Biofuels for Transportation: A Climate Perspective
Prepared by the Pew Center on Global Climate Change
Pew Center on Global Climate Change
As the United States seeks to reduce greenhouse gas (GHG) emissions from motor vehicles and to lessen its dependence on imported oil, biofuels are gaining increasing attention as one possible solution. This paper offers an introduction to the current state of play for biofuels: the technologies used in their production, their GHG emissions, and associated policy issues.
The amount of emission reductions that can be achieved through the use of biofuels varies widely, depending on choices made at each step from feedstock selection and production through final fuel use.
Technologies exist today to produce a wide variety of biofuels from a wide range of feedstocks. However, currently commercial options are limited to ethanol made from cornstarch or sugarcane, and biodiesel made from soybean or palm oil seeds. Current research and development focuses on lowering biofuel costs, GHG emissions, and land and water resource needs, and on improving compatibility with fuel distribution systems and vehicle engines. Policy priorities should be aligned with these R&D objectives as well as with other policies addressing climate, agriculture, forestlands and international trade.
The critical issue when considering the climate benefits of biofuels is each fuel’s GHG profile—not whether it is “renewable” or “fossil-fuel”-based. Also, vehicle efficiency is especially important for biofuels because less overall fuel demand means less competition with other uses for land and biomass. Therefore, policies to encourage further development and use of biofuels for climate-related purposes should focus on their GHG profiles and on increased vehicle efficiency. In addition to climate change and energy security, the opportunity to support the agricultural sector is an extremely important and powerful motivation for pursuing biofuels worldwide. However, any benefits to the agricultural sector must be weighed against impacts on food prices and land use, both of which are also major international concerns.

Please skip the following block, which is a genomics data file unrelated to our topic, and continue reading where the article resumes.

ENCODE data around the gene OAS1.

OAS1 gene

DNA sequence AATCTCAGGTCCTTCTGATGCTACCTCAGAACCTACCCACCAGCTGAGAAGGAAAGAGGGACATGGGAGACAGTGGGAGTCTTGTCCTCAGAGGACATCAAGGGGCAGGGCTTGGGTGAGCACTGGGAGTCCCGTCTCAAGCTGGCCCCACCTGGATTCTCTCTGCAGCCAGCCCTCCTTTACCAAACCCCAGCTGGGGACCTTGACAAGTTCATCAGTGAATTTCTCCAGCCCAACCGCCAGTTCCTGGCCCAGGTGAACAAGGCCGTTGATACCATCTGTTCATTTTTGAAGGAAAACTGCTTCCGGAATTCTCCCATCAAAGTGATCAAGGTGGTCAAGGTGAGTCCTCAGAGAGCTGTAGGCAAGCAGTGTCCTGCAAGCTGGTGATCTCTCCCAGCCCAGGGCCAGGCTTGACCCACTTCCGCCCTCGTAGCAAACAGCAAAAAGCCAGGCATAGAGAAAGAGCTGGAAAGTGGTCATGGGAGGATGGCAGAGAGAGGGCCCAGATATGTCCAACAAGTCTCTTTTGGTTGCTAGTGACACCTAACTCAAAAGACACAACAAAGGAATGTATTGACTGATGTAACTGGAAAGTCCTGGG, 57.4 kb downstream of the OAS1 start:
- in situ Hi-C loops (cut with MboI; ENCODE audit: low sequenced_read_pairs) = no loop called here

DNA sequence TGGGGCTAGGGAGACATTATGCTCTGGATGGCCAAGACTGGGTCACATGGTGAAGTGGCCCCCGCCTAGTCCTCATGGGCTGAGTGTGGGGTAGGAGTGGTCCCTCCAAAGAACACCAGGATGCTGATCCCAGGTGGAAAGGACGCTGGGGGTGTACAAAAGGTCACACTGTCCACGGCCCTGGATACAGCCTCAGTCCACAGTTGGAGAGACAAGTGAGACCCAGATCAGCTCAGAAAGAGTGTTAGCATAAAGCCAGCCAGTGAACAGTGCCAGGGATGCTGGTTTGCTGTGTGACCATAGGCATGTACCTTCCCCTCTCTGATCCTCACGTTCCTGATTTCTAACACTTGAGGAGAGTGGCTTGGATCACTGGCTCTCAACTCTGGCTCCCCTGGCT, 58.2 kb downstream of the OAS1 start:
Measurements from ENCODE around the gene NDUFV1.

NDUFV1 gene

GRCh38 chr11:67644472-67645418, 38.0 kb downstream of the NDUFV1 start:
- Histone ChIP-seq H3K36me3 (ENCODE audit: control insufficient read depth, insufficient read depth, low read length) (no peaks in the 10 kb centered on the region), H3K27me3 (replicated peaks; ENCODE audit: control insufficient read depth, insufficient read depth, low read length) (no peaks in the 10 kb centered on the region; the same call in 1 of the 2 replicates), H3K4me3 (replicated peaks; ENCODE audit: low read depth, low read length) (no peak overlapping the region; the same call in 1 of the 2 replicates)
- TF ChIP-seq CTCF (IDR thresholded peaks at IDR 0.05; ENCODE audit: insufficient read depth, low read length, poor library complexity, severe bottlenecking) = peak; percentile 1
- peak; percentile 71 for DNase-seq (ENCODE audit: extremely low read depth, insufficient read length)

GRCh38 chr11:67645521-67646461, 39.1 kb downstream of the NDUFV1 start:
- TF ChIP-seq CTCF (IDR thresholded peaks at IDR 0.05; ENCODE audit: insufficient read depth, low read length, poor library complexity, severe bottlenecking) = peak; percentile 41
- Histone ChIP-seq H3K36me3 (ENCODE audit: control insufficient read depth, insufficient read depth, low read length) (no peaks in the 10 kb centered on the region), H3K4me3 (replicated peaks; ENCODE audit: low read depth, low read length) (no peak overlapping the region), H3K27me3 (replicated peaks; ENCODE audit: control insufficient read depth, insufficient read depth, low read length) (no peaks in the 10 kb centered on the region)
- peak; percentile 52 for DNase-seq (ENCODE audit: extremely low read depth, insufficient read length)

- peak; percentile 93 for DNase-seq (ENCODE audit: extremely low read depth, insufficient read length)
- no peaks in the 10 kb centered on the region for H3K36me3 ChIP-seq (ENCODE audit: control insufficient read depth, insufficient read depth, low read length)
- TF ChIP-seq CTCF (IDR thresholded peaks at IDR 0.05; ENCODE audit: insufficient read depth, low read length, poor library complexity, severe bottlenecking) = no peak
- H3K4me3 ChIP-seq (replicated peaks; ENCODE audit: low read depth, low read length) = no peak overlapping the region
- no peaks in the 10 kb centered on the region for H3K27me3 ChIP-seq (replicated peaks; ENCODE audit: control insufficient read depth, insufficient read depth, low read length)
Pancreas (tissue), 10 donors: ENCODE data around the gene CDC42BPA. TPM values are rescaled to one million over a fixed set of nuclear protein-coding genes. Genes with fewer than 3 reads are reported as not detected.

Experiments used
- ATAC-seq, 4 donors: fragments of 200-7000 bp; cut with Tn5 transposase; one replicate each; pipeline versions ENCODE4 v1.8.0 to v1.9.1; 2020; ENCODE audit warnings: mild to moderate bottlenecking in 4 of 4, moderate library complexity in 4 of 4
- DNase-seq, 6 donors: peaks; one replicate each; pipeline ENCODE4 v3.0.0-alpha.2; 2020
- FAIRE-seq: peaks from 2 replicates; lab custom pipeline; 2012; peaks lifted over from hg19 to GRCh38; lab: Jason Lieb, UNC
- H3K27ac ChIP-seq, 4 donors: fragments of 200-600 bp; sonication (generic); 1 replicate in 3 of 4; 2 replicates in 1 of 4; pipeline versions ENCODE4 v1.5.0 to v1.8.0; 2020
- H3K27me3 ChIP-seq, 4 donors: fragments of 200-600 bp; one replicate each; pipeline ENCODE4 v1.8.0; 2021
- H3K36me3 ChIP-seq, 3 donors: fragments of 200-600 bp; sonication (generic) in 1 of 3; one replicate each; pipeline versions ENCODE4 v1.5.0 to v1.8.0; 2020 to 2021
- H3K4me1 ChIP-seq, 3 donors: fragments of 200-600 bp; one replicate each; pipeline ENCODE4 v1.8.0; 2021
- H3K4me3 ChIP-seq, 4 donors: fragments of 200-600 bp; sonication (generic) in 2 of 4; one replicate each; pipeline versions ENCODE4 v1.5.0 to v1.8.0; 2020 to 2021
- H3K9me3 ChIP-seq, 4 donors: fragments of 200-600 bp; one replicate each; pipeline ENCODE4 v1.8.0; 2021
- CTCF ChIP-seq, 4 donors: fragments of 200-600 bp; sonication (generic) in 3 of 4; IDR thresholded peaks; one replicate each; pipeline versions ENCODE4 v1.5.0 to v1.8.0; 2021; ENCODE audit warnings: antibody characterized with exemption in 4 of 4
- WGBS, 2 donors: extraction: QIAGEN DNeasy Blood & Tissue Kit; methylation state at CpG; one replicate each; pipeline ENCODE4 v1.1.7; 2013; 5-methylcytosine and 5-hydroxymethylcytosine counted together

About the Author
Naomi Pena holds a Masters in City and Regional Planning, environmental focus, from the University of North Carolina, Chapel Hill. Her career has been devoted to reconciling economic and environmental objectives through analysis of policy, regulatory, and project options. Ms. Pena worked at the Pew Center on Global Climate Change, C2ES's predecessor organization, for nine years before moving to Austria, where she currently works at the Joanneum Research Institute.
In addition to analyzing general policy options to address climate change, she has specialized in the role of land use and land use change (LULUCF) in climate change mitigation, biofuels as a mechanism to address climate change, and technologies and policies needed to capture and store in geologic formations the carbon dioxide that results from electricity generation and other industrial processes. Prior to working at the Pew Center, Ms. Pena worked internationally and domestically at a number of governmental and private institutions.